For the first time, we have a trio of featured participants, as there were so many wonderful responses to Day 28’s “concrete” poem prompt! First up, here’s Alice Whitehead‘s lovely pear-shaped poem. Next, Joy Wright‘s criss-crossing, repeating poem about a bandstand, and last but not least, flippedserendipity‘s wavy ocean poem.
PROMPT: Today, I’d like to challenge you to write a poem in which you muse on the gifts you received at birth — whether they are actual presents, like a teddy bear, or talents – like a good singing voice – or circumstances – like a kind older brother, as well as a “curse” you’ve lived with (your grandmother’s insistence on giving you a new and completely creepy porcelain doll for every birthday, a bad singing voice, etc.).
The penultimate day of NaPoWriMo 2022 and I started with a much needed catch up. You will see the last 3 days have been added to and now I am ready for poem 29.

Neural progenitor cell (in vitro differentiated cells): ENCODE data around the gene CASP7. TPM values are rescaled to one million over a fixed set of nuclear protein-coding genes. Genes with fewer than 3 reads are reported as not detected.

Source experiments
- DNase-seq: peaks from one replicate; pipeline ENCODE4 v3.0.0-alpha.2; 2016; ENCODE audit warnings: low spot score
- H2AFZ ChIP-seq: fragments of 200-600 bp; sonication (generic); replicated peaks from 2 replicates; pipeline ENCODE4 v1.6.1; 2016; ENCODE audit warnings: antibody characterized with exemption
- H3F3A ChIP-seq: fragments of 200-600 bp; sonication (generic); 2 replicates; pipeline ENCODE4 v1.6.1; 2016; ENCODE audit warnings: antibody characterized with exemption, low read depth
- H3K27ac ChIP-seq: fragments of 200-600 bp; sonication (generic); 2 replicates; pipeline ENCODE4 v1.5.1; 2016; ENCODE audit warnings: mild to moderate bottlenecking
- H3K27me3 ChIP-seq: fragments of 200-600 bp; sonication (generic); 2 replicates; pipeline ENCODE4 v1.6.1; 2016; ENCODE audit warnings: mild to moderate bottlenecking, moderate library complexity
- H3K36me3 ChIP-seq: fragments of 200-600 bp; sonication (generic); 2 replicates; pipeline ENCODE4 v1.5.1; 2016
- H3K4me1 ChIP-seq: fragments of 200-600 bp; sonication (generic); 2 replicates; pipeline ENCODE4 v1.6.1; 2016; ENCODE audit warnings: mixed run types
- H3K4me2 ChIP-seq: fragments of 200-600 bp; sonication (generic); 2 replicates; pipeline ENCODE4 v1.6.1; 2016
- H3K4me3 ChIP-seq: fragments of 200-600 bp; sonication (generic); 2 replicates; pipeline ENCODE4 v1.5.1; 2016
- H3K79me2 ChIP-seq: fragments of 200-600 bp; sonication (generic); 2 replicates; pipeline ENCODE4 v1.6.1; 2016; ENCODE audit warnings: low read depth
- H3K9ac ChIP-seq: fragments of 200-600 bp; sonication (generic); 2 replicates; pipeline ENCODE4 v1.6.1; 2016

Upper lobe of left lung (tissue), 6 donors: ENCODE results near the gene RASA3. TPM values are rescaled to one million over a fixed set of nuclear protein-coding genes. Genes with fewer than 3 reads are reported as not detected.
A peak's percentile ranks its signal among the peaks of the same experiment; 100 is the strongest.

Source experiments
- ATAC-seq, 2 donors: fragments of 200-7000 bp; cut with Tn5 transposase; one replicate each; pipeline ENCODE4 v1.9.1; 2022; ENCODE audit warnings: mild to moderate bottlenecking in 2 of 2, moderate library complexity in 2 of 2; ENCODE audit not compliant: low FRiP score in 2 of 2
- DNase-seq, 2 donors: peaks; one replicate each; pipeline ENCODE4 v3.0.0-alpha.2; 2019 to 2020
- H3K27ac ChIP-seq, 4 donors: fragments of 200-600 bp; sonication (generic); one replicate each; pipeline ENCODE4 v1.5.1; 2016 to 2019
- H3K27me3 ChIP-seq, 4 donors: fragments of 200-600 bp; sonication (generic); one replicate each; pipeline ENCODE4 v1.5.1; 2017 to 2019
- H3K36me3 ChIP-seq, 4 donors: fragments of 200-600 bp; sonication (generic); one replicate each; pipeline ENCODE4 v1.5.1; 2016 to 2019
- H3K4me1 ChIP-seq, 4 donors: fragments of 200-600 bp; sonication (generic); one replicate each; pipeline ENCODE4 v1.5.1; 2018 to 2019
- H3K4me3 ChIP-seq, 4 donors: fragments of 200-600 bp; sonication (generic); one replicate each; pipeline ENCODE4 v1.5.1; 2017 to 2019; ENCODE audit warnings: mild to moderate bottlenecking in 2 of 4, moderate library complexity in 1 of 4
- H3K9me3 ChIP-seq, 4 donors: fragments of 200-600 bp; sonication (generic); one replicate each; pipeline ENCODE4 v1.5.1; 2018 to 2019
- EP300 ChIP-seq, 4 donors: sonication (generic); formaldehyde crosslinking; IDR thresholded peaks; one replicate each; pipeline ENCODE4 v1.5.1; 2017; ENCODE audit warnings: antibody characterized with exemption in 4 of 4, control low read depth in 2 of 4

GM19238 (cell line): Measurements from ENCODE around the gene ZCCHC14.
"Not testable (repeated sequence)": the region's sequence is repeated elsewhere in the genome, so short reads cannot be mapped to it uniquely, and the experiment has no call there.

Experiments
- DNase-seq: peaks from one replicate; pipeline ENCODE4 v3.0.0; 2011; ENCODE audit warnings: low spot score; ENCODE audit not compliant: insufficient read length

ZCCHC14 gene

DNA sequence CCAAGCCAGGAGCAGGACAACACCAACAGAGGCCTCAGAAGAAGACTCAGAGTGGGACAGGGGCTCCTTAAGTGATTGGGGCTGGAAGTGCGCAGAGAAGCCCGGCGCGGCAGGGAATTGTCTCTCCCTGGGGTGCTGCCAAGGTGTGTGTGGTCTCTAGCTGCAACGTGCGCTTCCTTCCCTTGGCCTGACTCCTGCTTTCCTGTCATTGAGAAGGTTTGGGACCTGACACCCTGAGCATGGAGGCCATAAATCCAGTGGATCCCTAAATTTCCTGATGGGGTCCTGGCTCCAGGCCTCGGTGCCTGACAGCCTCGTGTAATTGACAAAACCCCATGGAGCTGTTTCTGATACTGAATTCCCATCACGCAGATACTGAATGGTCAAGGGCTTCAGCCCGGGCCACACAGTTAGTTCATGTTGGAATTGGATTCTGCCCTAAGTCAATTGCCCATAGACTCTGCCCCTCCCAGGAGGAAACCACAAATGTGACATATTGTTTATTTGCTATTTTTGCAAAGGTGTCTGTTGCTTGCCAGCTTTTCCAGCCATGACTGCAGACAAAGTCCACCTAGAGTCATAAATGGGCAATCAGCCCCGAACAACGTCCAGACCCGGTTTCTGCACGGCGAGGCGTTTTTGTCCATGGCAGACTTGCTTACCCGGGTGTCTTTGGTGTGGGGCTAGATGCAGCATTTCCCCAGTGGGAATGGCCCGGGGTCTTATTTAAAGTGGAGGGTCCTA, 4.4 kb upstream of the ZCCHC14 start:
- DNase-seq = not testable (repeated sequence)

Alice Whitehead‘s Pear-shaped poems is gorgeous, it is posted on an open FB group (which is already in the public domain), so I hope to share it here for you to read again.
Joy Wright‘s Bandstand poem is equally brilliant and great fun to read. I gained permission from the poet to use this image because you can’t discuss concrete poems without seeing them. With thanks to you both.
And finally I read Flippedserendipity‘s sea poem – Waves of the Ocean, which was incredibly visual and seemed to pull in and out like waves of the sea.
In wave after wave, carving the sand
Then I headed over to On the Seawall and read My Lost Generation by Barbara Daniels. I loved the playfulness of this poem, which is actually covers some serious topics.
Mary Lou took off after Mai Tais went out.
Without leis, rattan, and almond syrup, she lost
her desire to live.
The market bottomed, so Winslow
relocated to a treehouse. Each day he wheels up
bagels and cream cheese and dumps his trash
on the lawn.
The last onionskin, Wite-Out,
and carbon paper led to the last of Miss Rossiter,
said to be reading palms in LA.
I then read Fool Reversed / Let Go by Melissa Eleftherion. A brilliant contemplation and I adore the conclusion!